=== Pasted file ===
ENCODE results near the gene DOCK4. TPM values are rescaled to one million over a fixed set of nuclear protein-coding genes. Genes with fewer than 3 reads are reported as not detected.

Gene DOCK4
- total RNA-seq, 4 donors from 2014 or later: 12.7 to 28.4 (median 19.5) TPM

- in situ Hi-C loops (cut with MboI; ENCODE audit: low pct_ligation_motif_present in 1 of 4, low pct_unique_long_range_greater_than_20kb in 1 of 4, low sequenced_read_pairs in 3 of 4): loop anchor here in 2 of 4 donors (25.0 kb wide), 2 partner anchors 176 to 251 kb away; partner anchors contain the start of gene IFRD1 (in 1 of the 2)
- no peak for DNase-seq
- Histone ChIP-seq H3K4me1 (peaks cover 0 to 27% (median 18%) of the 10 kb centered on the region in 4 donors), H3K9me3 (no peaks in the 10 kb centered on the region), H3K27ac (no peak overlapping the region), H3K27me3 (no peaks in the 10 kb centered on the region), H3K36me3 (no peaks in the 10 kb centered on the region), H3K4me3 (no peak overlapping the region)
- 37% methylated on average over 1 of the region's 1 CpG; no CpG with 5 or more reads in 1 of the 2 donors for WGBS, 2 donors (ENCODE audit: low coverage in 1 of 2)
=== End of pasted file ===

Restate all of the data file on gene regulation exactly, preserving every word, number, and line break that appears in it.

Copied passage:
ENCODE results near the gene DOCK4. TPM values are rescaled to one million over a fixed set of nuclear protein-coding genes. Genes with fewer than 3 reads are reported as not detected.

Gene DOCK4
- total RNA-seq, 4 donors from 2014 or later: 12.7 to 28.4 (median 19.5) TPM

- in situ Hi-C loops (cut with MboI; ENCODE audit: low pct_ligation_motif_present in 1 of 4, low pct_unique_long_range_greater_than_20kb in 1 of 4, low sequenced_read_pairs in 3 of 4): loop anchor here in 2 of 4 donors (25.0 kb wide), 2 partner anchors 176 to 251 kb away; partner anchors contain the start of gene IFRD1 (in 1 of the 2)
- no peak for DNase-seq
- Histone ChIP-seq H3K4me1 (peaks cover 0 to 27% (median 18%) of the 10 kb centered on the region in 4 donors), H3K9me3 (no peaks in the 10 kb centered on the region), H3K27ac (no peak overlapping the region), H3K27me3 (no peaks in the 10 kb centered on the region), H3K36me3 (no peaks in the 10 kb centered on the region), H3K4me3 (no peak overlapping the region)
- 37% methylated on average over 1 of the region's 1 CpG; no CpG with 5 or more reads in 1 of the 2 donors for WGBS, 2 donors (ENCODE audit: low coverage in 1 of 2)